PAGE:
Alden Park: an ideal park setting with historic Military firepower

(Last Updated On: June 6, 2015)

Alden Park, located on Mare Island, is quite possibly the most unique little park I have ever seen. It’s overall landscape is well maintained with a bandstand in the middle. A variety of large trees provide shaded areas for picnics and the park benches present visitors with an opportunity to sit and enjoy a pleasant day outdoors. Overall, it’s a lovely park setting, ideal for any small town in America.

Did I forget to mention that there’s a giant Polaris missile, 19th century cannons and a WW II German Marder submarine also in the park?

The Park’s Origin

In 1854, the United States sent Commander David G. Farragut to oversee and build a Naval base on Mare Island. The layout of the naval yard was designed by W.P. Sanger, a Navy civil engineer. In his initial plans, Sanger marked out a space for a park which was initially called “Park Platt.”

The first feature added to the park was the flagpole. According to the Mare Island Cultural Landscape Report, the flag was raised on October 3, 1854. It still remains in the same location to this very day.

The park didn’t really experience any significant growth until 1868 when Commodore James Alden, the Naval Commander who the park is named after, began his “tree planting” effort. Alden, who served as Mare Island’s Commandant from 1868 to 1869, had a long and distinguished career in the U.S. Navy.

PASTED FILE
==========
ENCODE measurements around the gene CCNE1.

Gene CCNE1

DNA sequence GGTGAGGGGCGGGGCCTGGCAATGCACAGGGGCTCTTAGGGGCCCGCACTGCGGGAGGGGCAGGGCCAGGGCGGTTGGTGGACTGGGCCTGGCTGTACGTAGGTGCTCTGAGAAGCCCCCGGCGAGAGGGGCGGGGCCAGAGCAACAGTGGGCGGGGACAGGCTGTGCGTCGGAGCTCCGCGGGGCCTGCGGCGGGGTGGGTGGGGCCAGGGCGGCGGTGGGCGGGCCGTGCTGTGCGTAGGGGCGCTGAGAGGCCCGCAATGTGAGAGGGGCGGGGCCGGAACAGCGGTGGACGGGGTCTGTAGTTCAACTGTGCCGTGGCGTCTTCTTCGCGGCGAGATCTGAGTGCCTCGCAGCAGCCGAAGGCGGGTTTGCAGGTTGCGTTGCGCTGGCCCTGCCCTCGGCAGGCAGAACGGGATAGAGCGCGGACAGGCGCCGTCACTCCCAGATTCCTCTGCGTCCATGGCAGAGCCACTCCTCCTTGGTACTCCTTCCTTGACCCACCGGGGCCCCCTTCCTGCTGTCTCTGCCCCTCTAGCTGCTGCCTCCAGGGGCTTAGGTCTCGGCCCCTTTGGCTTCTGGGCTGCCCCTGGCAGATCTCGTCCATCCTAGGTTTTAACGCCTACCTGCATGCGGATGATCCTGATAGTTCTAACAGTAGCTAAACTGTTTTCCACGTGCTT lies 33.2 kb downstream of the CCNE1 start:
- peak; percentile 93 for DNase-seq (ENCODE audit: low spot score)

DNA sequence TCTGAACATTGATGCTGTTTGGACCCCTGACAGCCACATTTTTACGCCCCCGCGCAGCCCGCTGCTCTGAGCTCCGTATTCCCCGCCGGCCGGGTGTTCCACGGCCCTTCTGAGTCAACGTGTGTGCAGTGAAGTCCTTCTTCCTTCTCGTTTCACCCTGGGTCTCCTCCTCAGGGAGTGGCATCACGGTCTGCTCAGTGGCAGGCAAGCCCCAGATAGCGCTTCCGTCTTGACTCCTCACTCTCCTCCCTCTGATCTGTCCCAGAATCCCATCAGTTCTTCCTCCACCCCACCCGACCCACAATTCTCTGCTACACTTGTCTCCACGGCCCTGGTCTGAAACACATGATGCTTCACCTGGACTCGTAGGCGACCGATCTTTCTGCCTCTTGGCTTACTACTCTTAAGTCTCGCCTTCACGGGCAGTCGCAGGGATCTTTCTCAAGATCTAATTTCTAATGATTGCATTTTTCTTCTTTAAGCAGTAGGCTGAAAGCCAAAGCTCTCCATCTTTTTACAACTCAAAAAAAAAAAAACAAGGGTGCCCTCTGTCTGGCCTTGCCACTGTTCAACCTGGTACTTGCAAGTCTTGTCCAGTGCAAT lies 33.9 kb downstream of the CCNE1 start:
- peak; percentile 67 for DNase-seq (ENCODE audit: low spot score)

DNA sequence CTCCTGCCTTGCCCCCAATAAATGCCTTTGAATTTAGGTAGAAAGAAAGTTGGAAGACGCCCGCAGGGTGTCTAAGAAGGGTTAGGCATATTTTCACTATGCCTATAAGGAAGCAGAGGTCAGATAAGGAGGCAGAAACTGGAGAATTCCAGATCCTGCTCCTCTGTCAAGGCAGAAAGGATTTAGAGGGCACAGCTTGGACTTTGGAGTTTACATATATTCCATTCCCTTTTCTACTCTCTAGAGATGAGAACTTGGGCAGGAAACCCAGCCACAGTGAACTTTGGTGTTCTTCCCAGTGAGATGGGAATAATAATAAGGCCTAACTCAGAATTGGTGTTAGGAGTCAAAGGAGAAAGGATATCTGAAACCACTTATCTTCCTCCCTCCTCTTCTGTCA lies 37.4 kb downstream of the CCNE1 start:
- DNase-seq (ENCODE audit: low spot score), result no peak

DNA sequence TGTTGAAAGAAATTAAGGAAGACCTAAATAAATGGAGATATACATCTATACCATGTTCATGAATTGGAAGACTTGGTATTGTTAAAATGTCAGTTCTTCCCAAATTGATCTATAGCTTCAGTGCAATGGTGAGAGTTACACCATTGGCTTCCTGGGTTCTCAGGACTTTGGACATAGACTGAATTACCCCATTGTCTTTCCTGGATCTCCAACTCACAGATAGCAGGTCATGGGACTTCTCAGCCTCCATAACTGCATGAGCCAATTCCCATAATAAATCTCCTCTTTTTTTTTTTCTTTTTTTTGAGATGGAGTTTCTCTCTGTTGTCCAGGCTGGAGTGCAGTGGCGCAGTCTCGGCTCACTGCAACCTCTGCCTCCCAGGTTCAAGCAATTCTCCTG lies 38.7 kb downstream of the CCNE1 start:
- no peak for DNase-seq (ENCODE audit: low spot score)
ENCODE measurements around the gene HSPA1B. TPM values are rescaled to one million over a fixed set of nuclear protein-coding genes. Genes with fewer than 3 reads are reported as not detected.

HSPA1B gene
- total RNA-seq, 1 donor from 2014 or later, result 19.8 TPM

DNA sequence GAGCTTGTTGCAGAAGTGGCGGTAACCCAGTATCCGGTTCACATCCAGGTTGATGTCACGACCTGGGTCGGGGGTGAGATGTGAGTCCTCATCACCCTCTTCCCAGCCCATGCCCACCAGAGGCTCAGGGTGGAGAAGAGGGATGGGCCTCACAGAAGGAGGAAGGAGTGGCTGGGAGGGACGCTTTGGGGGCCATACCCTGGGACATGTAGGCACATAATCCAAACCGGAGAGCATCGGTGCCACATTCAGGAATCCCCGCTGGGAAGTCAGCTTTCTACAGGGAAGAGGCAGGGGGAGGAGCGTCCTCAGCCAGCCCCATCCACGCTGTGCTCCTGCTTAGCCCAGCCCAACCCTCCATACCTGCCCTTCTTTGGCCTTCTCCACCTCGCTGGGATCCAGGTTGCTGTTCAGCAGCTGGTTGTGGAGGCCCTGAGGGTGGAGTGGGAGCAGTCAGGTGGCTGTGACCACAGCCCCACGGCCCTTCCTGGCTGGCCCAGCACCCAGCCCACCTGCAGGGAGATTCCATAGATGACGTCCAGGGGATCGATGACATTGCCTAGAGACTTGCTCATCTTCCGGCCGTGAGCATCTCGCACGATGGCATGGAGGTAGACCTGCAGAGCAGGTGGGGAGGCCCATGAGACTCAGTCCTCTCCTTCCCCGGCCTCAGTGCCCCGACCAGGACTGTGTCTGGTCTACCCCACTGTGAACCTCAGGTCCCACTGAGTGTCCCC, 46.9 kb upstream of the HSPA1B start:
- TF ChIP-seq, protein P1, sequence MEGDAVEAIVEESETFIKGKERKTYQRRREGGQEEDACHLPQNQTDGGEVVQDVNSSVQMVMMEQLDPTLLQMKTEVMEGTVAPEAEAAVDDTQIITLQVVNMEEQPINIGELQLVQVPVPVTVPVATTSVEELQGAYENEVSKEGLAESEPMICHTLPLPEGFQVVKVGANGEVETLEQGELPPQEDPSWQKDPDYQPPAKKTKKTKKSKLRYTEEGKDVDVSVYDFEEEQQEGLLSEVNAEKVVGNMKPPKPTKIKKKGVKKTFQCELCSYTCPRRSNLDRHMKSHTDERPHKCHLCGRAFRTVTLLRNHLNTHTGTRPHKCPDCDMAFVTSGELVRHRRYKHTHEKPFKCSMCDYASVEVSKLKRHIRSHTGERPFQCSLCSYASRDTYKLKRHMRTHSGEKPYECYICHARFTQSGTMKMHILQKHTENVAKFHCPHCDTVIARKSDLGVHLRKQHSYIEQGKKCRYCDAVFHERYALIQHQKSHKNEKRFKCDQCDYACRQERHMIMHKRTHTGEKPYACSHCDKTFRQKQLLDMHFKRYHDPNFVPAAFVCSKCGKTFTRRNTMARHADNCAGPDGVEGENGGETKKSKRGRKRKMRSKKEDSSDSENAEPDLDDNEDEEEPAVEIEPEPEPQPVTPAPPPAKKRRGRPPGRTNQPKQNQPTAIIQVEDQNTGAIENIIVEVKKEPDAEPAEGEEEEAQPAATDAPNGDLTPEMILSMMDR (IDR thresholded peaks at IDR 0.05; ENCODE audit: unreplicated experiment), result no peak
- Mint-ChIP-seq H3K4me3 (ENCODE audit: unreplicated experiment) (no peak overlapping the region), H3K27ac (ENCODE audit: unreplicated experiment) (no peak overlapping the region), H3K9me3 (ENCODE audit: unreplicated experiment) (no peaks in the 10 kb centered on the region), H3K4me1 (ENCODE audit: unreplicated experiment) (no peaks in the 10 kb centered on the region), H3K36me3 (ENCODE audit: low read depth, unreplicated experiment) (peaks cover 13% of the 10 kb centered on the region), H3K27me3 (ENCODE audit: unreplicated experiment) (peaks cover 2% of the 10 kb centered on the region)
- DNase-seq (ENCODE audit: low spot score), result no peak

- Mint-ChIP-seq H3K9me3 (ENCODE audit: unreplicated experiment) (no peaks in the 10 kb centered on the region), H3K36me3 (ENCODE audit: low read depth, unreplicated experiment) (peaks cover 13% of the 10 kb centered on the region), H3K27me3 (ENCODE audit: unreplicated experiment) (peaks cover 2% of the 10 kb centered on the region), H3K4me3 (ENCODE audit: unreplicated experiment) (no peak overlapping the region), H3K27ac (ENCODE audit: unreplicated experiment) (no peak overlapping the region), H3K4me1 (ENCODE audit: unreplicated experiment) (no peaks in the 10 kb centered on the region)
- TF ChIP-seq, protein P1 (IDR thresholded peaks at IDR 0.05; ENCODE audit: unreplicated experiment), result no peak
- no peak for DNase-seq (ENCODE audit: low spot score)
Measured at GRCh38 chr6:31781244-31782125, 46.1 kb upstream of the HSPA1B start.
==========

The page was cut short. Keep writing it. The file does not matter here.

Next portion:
Many historians consider this period to be the commencement point for Alden Park.

Who Was Alden?

Born on March 31, 1810, in Portland, Maine, Alden entered the Navy as a midshipman in 1828. His distinguished career saw a steady ascension through the ranks. He served in the World Exploration Expedition in the late 1830’s, saw action in the Mexican War, and even spent time surveying most of the country’s west coast. Alden was an integral part in Navy efforts during the Civil War before being assigned under the command of David G. Farragut, who ended up establishing Mare Island in 1854.

He was promoted to captain in the early 1860’s before finally reaching the rank of Commodore in 1866. After his tenure at Mare Island, he would become Rear Admiral.  Alden died on February 6, 1877, in San Francisco.